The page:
Following on from RebeccaWho’s “What Digital Education?” ; David Edmundson-Bird’s “Digital Education: What’s it for?” and Ian Wareings “Call of Duty: Modernising Education“, we have the 4th instalment in our Digital Education guest blog series in preparation for our live digital education debate on the 10th October: Digital Education: The Dream.
This blog is from Christina McDermott, the Web Editor at Liverpool Institute for Performing Arts:
“A few weeks ago, my boss asked me to write a handy ‘Guide to Social Media’ for our new students. I jokingly tweeted to my followers that I was tempted to write “Don’t be a dick on the internet” and leave it at that. Over the course of the day, that tweet went nuts – when I checked my stats that evening, it has been retweeted over 70 times, in many cases by various social media “experts” (I use the term loosely), as though it was some kind of gnostic wisdom. It surprised me. Hell, it’s not even an original thought – a quick Google of the term reveals that Wil Wheaton (the guy who played Wesley Crusher in Star Trek: The Next Generation, fact fans!) has been preaching this idea for years. Why was something that – to me at least – just seemed like plain common sense such a radical concept to so many others?
In my opinion, a lot of this lies in how we educate young people about the internet. The concept of ‘digital education’ is nothing new – indeed, I have many happy memories of playing word games on my primary school’s sole BBC Micro back in 1989. However, this was before the web was even a twinkle in Tim Berners-Lee’s eye. With the advent of mass internet use and the recent emergence of social media in particular, it’s not so much that the goalposts have shifted so much as we’re now playing an entirely different sport. I worry sometimes that education establishments are too focused on teaching students how to use these things without sitting back and thinking about why they should use them. After all, teaching someone how to gut a fish isn’t the same thing as teaching them how to cook.
There appears to be a real fear of social media in a lot of Higher Education establishments – it’s a strange alien thing, booby-trapped with photos of students’ bums, that leaves them defenceless against negative comments. While many universities are represented on Facebook and Twitter, I can only think of a few that appear to know how to use it properly. Most appear to do little more than use their page as a glorified RSS feed, and would rather show off their fancy new facilities than answer a query from an international student with a poor command of English, who’s confused by UK Visa requirements. Many others don’t appear to exercise any administrative control over their pages at all, leaving them wide open to spammers. Why should universities expect students to take them seriously on the subject of social media when they visibly don’t have a clue?
So, here’s a radical idea. It’s time for us, as digital educators, to step out of our ivory towers. To stop talking and start listening. And who are the people we should be listening to? Our students.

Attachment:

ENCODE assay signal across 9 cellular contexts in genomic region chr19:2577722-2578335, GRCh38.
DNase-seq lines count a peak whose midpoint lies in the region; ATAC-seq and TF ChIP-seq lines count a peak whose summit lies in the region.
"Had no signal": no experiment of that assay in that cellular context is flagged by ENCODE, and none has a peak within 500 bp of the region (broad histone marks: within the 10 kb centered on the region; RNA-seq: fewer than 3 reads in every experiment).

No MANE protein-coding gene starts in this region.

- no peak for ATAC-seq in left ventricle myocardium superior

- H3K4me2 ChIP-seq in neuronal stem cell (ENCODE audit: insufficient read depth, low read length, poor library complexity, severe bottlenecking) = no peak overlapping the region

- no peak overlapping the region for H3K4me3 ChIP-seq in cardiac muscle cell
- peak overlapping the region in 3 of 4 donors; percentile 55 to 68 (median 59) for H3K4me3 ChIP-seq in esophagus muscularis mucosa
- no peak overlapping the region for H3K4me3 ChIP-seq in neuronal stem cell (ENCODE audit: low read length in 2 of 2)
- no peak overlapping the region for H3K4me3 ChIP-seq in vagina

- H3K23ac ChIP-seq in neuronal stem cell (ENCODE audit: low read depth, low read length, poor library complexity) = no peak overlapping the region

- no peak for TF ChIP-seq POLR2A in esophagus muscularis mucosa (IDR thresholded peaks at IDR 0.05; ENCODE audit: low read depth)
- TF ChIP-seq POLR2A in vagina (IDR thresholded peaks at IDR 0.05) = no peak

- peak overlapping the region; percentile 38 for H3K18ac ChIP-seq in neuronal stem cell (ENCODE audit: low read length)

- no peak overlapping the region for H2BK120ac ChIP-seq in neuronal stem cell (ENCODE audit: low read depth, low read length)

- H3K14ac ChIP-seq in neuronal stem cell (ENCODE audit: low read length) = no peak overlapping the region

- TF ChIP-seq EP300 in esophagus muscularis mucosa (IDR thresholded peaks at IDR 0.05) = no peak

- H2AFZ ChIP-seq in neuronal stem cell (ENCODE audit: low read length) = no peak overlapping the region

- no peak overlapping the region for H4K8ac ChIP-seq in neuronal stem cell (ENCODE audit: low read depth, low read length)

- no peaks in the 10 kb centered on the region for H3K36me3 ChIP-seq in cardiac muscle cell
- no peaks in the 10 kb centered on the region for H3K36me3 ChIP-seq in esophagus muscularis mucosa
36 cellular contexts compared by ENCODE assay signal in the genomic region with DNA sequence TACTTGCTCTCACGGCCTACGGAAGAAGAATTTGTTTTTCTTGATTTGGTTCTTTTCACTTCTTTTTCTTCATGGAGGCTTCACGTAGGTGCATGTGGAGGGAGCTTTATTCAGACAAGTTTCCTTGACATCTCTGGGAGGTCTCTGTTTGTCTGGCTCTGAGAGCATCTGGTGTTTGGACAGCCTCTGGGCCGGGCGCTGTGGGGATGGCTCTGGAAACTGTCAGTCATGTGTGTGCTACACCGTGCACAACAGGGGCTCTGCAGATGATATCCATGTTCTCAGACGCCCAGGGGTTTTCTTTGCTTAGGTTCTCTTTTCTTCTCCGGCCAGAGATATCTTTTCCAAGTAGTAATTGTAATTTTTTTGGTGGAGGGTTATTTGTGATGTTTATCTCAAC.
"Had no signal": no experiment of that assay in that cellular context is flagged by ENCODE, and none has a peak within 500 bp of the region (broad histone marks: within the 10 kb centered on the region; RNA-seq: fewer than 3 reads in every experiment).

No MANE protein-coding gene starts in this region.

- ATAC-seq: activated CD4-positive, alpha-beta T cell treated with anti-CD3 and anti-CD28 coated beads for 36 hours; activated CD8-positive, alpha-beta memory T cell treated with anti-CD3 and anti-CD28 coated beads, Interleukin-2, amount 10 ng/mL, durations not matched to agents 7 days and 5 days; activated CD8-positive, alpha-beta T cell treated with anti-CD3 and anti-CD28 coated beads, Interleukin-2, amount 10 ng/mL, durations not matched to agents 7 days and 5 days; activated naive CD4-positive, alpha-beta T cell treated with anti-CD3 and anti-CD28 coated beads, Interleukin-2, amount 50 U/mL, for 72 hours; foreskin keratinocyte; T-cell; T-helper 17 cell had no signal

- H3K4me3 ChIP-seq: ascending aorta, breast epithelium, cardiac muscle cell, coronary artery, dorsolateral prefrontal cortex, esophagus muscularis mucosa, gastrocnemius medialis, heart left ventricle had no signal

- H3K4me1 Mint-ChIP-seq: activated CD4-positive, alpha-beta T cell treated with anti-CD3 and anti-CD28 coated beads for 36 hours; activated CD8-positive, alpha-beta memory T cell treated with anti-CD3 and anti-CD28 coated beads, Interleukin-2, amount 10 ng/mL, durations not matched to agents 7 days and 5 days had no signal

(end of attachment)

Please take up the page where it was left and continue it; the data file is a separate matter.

Our students are digital natives – people who were born into an internet-capable world, and are often using social media in ways that we can only dream of. These are people who have lived their lives online, who have grown up with the likes of WordPress, MySpace, and Bebo and are used to writing about, filming and photographing their lives to document online. To them, Facebook changing their privacy settings is no more revolutionary an event than someone changing their knickers. So those of us who may have only started exploring the online world when we were in our late teens or early twenties have a lot of catching up to do. In the meantime, we should stop applying old media practices to a new media environment.
As digital educators, we should stop taking such a didatic approach when we talk to young people about the internet and social media. Instead, we should be encouraging them to teach us new tricks, and to share their skills and talents with us. In my experience, they are often more than willing to let you use their personal audio or video project on your institution’s website (anything to gets them more hits) and to tell you about new innovations they’ve made and schemes they’re hatching outside of their studies. If you’re promoting their ideas, they’ll help you promote your establishment to the world.
Social media is about its users as much as it is about its technology. Instead of teaching students about software applications that they’ve been using since they were in nappies, we should be teaching them soft skills, like how to use their common sense when presenting themselves online. When I talk to our first year undergraduates about social media, I tell them to imagine that their Mum is reading everything they put on their Facebook and Twitter profiles (and to imagine her face if she saw some of the photos they upload). Even people who’re old hands with social media are guilty of not considering the damage that they can do to their online reputations until it’s too late. What we should be doing is advising students on how to come across well online, and show them real life examples of the consequences of using social media in a negative way. In return, we should be taking the time to listen to them when they suggest ways in which we, as universities, can adapt our voices in the digital landscape, and talk to them in a language that they understand. Through conversation and collaboration, we can all learn from each other and maybe – just maybe – finally stop being dicks on the internet.”
Get your tickets for the live digital education debate and be involved in the discussion.